But, and it’s a huge but, what followed was a performance that I feel sure had more, not less, gusto than its normal 5 star delivery as each actor sought to make the most of an unfortunate situation.

What transpired was a masterpiece.

The performances were, universally, outrageously brilliant and the stand in for Nolan Frederick, an ensemble tuba playing cast member, Lemuel Knights, was spot on from start to finish.

This is a great production.

A really great production.

With cast doubling up as orchestra playing everything from to Cello to Recorder (and that’s just Joanna Hickman as Evelyn Nesbitt).  Accordion, Tuba, Banjo, Guitar, Drums, Piano (of course), Flute, Piccolo all feature prominantly.

The political nous of the piece can never have been higher as Britain wallows in something approaching mass hysteria about immigration.  The rise of the immigrant Tateh (amazingly performed by Gary Tushaw) is like a two fingered salute to the evil that is Nigel Farage.

And the dignity and stoicism of Ako Mitchell’s Coalhouse (and metaphorically his and Sarah’s baby) sets the scene for the contribution of the ‘negroes’ that have risen to the ultimate prominence as Barack Obama vacates the White House for an ungracious white supremacist.

I cannot praise this highly enough.  E.L. Doctorow’s source novel is a classic,  and McNally, Flaherty and Ahren’s take on it cannot actually be performed any better than this.

A special mention to Samuel Peterson and Riya Vyas (adorable) as the little boy and girl.

A very, very special moment in my life that I will never forget.

My 8 years of Royal Lyceum Theatre bliss…


 

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Amy Manson in Caucasian Chalk Circle

Bliss?  Blessed more like.

I have had the extreme privilege of spending 8 years on the board of The Royal Lyceum Theatre Company in Edinburgh and last night it came to a close.  Good governance rules said two terms of four years was my limit and so I’ve had to move on.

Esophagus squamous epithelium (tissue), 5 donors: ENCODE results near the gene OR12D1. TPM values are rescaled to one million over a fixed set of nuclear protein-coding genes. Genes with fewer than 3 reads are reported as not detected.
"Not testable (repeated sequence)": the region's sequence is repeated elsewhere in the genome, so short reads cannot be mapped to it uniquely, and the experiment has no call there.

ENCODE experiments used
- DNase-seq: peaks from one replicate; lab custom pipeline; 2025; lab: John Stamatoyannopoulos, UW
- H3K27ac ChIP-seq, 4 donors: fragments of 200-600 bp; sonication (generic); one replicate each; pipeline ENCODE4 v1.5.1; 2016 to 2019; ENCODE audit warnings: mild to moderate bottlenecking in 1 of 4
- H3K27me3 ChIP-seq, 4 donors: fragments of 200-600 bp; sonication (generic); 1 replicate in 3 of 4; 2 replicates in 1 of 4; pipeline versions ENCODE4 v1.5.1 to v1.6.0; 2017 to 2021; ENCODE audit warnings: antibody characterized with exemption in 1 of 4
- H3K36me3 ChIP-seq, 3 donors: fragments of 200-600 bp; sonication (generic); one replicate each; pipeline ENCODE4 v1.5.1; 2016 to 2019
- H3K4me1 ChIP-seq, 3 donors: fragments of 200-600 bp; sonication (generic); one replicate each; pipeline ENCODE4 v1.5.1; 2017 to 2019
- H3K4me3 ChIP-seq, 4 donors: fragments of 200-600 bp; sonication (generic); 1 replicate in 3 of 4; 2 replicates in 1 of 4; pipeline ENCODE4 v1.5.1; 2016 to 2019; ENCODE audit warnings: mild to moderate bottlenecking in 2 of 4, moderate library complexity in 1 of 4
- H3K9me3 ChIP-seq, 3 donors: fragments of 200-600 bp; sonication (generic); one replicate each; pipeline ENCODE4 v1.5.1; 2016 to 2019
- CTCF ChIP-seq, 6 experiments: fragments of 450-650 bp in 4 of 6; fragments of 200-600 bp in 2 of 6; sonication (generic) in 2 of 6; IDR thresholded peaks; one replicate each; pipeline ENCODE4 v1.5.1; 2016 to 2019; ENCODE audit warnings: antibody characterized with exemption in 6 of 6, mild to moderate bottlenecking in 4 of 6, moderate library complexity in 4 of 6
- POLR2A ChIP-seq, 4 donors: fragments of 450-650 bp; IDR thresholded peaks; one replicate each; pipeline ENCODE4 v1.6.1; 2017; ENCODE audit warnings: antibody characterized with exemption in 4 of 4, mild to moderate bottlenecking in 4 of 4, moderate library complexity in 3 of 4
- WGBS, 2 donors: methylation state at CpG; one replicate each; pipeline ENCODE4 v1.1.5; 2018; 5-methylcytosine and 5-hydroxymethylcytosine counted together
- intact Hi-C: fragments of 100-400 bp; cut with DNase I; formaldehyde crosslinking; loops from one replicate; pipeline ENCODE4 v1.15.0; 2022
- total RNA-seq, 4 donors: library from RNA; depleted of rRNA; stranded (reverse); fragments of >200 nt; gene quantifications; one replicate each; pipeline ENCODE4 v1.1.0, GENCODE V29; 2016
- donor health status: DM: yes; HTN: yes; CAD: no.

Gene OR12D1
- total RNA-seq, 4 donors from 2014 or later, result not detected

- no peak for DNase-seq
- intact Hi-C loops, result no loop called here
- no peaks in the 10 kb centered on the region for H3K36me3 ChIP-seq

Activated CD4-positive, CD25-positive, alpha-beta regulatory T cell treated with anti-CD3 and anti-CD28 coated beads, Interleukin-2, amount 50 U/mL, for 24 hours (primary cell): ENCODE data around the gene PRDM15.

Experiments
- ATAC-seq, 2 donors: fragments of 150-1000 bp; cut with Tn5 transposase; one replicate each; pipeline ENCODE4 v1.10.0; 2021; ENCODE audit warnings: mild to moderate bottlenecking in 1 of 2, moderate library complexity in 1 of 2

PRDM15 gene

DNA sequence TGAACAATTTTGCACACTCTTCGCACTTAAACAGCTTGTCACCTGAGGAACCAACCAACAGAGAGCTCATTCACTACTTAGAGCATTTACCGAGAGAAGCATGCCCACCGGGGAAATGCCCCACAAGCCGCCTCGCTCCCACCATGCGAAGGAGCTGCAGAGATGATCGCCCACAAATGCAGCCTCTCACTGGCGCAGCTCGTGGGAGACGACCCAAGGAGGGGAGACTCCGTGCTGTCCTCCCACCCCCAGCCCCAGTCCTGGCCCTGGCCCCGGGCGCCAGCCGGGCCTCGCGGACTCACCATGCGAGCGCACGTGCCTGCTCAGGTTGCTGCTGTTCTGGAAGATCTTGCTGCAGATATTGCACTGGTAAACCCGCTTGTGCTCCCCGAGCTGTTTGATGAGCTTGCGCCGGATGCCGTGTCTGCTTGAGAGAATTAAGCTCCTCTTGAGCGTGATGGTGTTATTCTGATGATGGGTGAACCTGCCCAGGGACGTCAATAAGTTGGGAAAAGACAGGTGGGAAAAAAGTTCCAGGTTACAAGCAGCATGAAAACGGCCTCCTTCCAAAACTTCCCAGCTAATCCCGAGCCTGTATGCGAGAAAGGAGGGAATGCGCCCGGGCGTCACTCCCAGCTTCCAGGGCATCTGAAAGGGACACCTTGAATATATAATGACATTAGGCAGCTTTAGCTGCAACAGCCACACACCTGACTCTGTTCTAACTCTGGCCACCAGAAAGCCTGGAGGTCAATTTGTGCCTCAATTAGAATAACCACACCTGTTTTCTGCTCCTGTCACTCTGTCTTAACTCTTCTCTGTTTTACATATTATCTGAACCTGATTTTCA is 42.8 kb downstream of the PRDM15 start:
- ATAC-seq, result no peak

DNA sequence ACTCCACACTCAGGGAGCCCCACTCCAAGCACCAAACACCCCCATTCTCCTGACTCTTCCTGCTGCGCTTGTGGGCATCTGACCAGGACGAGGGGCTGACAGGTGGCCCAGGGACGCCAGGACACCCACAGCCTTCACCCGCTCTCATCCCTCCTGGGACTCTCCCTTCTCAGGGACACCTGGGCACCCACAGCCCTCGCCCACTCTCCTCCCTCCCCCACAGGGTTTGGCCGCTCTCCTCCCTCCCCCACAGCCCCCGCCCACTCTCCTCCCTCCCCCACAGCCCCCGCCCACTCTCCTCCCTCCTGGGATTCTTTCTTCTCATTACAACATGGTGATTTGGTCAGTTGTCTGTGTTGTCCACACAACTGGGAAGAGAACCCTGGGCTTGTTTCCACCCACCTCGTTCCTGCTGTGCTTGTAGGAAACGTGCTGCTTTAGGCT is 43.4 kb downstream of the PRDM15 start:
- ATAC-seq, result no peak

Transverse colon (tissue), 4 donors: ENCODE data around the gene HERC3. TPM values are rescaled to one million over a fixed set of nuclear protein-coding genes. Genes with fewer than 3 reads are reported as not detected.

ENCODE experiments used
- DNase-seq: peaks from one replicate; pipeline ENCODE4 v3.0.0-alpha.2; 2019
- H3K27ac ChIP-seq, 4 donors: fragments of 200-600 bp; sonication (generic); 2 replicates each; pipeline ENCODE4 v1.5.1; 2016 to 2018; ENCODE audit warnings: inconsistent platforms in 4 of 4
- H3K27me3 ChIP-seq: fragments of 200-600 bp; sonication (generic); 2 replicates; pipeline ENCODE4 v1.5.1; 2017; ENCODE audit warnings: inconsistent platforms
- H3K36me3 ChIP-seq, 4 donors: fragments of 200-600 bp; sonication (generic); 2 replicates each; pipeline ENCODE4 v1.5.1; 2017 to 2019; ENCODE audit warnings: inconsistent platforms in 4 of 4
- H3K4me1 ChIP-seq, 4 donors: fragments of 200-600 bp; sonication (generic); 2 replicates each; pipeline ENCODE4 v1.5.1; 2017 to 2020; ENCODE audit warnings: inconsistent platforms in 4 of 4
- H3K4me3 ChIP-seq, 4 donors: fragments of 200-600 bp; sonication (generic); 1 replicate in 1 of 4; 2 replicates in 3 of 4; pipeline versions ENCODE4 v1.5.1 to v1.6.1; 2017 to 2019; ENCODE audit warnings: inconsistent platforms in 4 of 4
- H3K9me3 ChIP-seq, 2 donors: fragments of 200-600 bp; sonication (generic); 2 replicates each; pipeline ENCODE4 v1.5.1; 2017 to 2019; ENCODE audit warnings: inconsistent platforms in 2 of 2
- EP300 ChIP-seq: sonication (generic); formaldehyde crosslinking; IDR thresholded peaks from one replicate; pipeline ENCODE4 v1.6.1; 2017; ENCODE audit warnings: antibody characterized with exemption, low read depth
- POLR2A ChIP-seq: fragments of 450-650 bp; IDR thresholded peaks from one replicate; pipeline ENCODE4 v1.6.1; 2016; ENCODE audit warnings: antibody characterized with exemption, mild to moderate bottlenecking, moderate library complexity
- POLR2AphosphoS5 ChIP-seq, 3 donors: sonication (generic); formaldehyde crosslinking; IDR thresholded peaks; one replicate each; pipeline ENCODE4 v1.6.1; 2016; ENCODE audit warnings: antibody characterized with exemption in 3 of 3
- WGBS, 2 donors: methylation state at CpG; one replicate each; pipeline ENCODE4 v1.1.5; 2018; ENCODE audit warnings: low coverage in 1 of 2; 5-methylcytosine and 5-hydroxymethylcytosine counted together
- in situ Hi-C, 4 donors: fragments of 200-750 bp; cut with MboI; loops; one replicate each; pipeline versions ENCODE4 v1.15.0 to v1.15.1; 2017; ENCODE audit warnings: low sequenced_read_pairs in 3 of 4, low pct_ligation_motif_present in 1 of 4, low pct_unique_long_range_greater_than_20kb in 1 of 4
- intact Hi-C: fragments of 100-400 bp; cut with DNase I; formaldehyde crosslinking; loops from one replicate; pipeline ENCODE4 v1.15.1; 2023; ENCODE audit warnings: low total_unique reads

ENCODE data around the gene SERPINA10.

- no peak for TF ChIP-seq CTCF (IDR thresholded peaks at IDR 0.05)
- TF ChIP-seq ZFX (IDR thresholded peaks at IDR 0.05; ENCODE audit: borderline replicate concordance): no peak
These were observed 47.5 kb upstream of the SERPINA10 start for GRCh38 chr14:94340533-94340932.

I have plenty of alternative pursuits to engage me but I wanted to publicly thank the staff and fellow board members of this venerable institution for making it eight years of sublime mental stimulation, a huge schoolroom, both artistically and professionally and the scene of more parties than anywhere else in my life.

It has been monumental.

Now, it would’t be me if I wasn’t to choose a few favourites and so my top ten from my period on the board are as follows…

Caucasian Chalk Circle: Mark Thomson (my all time favourite)

Waiting for Godot: Mark Thomson 

Educating Agnes: Tony Cownie

The Venetian Twins: Tony Cownie

Bondagers: Lu Kemp

Pressure: John Dove

The Crucible: John Dove

The Suppliant Women: Ramin Gray

Dunsinane: Roxana Silbert

Hidden (various directors for Lyceum Youth Theatre)

Best Music of 2016. It’s out now.


Free to a good home.

This is my 10th instalment, having begun the tradition in 2007.  (It’s the best year for donkeys.)

There is a strong electronic (4songs) and hip hop/dance (also 4 songs) element this year.

With fewer female solo artists than I’ve become known for (only 2 in fact).

It opens with Bowie’s closer and closes with Kosmicher Laufer’s opener. (For those not in the know they are a Leith based 1972 East German Olympic Athletics team training regime music spoof, redolent of early Kraftwerk – so what’s not to love.)